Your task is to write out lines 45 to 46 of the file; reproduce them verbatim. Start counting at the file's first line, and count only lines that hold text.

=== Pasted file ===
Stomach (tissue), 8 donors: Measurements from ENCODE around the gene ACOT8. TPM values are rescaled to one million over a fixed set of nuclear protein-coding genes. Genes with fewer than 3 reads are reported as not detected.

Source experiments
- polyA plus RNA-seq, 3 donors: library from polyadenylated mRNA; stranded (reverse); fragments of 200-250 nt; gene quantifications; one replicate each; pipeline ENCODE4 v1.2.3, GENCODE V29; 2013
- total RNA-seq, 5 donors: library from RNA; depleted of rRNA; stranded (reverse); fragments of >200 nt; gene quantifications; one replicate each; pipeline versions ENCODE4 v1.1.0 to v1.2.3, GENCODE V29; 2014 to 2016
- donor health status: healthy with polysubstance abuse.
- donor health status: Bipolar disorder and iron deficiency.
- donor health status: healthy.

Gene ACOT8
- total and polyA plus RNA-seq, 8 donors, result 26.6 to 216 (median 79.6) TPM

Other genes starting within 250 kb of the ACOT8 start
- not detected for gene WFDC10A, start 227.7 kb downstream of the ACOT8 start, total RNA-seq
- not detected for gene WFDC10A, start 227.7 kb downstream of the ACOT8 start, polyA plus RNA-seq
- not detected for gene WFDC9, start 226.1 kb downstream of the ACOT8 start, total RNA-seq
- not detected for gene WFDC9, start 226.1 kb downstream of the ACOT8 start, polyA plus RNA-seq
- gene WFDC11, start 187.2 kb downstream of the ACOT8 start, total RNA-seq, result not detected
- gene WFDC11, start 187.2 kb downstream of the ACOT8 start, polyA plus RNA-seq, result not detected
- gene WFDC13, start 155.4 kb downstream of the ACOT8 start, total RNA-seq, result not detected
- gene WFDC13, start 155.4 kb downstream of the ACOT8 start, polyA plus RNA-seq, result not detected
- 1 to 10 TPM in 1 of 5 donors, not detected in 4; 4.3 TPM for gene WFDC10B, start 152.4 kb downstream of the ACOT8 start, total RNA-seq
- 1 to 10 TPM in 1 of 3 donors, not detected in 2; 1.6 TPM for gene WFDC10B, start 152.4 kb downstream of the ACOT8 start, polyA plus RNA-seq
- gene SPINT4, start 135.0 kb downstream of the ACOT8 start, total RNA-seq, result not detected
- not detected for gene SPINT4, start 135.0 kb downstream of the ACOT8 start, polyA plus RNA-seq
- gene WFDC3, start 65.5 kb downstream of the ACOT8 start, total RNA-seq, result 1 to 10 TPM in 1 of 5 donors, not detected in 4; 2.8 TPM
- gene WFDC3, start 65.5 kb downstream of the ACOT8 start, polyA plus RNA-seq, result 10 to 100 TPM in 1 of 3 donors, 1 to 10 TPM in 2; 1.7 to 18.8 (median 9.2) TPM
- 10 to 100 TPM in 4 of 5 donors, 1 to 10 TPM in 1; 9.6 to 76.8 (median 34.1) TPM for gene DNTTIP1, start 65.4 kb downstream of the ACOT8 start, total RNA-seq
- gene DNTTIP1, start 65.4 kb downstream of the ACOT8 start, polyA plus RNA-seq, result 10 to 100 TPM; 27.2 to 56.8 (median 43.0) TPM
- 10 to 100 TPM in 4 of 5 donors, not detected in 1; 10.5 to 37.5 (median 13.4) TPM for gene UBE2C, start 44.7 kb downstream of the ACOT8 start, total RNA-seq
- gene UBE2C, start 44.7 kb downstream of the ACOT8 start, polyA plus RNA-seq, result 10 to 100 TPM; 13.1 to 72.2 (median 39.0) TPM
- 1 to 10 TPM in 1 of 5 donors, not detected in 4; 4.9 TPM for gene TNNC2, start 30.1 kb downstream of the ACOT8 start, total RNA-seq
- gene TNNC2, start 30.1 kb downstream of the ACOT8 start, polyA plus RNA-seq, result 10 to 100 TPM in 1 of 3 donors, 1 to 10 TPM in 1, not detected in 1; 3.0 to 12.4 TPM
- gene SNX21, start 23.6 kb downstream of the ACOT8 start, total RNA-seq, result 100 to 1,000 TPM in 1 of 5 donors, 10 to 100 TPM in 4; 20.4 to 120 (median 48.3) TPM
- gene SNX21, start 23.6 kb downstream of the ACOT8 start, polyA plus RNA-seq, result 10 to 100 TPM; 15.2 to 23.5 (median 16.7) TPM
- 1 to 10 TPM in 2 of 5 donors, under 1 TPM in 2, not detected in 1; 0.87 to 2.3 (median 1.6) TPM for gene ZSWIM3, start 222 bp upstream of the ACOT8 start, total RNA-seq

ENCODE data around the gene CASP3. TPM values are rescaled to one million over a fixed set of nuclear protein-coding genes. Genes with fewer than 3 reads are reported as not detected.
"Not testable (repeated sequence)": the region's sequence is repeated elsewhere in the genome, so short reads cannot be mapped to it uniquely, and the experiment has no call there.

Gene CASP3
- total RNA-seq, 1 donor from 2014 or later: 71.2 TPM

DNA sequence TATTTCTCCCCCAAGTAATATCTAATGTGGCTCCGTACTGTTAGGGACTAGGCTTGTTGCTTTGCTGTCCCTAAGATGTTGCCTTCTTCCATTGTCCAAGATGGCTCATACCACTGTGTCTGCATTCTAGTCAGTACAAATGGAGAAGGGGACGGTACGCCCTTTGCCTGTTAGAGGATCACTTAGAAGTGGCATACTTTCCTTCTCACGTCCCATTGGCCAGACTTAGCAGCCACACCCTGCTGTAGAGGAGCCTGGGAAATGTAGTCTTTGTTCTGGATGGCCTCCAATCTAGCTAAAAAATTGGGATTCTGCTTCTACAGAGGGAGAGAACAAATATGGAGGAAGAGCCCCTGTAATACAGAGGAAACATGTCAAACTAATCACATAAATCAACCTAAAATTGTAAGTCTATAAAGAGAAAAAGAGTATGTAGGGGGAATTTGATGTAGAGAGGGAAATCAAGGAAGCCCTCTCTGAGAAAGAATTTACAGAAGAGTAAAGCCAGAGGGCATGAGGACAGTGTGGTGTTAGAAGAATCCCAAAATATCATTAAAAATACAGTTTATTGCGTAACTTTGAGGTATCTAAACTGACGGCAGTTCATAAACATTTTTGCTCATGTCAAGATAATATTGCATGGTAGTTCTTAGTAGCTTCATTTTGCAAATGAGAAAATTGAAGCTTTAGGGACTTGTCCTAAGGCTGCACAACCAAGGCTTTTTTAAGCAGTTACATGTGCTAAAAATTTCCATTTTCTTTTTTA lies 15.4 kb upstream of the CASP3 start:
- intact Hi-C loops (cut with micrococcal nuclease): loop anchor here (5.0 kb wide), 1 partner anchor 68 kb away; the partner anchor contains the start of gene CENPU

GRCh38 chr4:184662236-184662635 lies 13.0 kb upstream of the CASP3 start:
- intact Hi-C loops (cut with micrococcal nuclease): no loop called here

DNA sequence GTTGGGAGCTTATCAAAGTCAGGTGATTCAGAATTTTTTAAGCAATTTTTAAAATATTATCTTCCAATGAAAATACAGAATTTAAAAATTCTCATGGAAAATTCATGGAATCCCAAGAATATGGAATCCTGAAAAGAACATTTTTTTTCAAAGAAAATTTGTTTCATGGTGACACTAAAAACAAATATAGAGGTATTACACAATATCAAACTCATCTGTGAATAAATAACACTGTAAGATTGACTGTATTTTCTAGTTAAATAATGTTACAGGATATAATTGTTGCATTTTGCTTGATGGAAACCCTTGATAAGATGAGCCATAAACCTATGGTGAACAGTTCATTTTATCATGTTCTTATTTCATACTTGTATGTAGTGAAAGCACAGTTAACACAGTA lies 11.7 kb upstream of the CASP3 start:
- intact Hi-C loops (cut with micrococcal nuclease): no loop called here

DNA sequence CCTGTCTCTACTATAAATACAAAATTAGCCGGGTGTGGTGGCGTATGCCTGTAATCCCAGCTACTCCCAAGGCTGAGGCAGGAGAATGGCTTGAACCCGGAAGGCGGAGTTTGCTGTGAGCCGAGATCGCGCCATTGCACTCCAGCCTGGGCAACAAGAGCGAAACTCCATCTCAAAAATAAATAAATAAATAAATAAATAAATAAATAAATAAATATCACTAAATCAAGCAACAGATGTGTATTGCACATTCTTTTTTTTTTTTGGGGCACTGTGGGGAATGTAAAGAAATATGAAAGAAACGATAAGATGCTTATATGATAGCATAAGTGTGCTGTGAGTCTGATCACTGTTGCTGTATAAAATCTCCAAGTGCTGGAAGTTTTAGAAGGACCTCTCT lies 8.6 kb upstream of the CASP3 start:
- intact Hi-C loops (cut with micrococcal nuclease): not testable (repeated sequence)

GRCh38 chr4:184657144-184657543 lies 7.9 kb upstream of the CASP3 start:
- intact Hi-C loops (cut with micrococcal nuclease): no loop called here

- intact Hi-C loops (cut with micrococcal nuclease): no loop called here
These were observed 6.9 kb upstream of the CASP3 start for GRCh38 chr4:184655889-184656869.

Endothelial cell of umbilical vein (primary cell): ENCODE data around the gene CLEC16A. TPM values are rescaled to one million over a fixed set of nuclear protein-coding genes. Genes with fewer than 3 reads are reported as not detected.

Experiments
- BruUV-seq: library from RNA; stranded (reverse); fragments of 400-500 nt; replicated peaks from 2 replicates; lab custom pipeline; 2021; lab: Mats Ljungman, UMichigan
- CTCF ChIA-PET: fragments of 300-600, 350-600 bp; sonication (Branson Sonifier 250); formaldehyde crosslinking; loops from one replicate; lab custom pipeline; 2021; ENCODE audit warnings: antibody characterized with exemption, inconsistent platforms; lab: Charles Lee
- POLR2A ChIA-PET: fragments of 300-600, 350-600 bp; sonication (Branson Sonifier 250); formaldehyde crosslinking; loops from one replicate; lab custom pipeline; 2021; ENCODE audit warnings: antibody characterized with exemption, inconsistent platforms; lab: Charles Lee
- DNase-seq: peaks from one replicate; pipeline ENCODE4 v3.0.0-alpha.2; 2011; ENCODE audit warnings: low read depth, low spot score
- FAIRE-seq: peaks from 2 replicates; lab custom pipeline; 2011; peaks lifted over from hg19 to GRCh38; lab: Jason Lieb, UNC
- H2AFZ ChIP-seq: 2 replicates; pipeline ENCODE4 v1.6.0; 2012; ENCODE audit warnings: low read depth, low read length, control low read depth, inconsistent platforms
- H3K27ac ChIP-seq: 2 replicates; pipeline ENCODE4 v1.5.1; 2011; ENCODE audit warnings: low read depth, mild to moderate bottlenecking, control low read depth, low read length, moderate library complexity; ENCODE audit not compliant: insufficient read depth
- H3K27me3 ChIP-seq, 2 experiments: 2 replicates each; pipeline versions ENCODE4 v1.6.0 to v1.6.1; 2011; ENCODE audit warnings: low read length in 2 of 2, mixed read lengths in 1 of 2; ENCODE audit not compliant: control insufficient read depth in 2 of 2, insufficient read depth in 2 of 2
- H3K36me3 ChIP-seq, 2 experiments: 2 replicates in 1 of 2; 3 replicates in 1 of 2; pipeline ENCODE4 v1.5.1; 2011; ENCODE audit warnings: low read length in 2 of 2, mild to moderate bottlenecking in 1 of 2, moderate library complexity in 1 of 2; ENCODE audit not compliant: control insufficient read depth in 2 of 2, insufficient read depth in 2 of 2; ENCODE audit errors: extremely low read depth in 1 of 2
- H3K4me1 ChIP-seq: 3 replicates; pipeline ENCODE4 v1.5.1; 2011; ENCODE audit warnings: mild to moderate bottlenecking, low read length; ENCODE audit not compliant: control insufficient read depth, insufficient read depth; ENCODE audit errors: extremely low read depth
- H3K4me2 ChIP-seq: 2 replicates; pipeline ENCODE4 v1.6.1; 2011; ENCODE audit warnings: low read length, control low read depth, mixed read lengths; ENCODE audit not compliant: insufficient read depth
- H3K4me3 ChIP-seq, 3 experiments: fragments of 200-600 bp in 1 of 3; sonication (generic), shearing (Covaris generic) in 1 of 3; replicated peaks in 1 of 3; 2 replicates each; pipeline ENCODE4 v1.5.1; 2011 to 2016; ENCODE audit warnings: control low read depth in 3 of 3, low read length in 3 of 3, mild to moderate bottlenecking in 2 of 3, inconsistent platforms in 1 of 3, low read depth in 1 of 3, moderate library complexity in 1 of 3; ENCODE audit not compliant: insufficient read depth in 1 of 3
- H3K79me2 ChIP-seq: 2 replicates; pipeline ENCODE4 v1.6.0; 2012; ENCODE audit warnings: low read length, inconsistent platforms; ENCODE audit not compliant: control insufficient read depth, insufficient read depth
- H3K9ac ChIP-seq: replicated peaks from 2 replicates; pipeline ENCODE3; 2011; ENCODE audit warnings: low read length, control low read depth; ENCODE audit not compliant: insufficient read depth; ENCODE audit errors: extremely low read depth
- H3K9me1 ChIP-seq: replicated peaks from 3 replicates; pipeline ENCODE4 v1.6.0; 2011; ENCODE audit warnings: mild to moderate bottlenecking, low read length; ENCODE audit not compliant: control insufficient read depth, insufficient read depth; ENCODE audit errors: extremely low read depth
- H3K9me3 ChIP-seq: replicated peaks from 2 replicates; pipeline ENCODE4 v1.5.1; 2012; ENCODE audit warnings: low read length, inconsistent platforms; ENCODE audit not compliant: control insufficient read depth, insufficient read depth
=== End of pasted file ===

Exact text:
- intact Hi-C loops (cut with micrococcal nuclease): not testable (repeated sequence)

GRCh38 chr4:184657144-184657543 lies 7.9 kb upstream of the CASP3 start: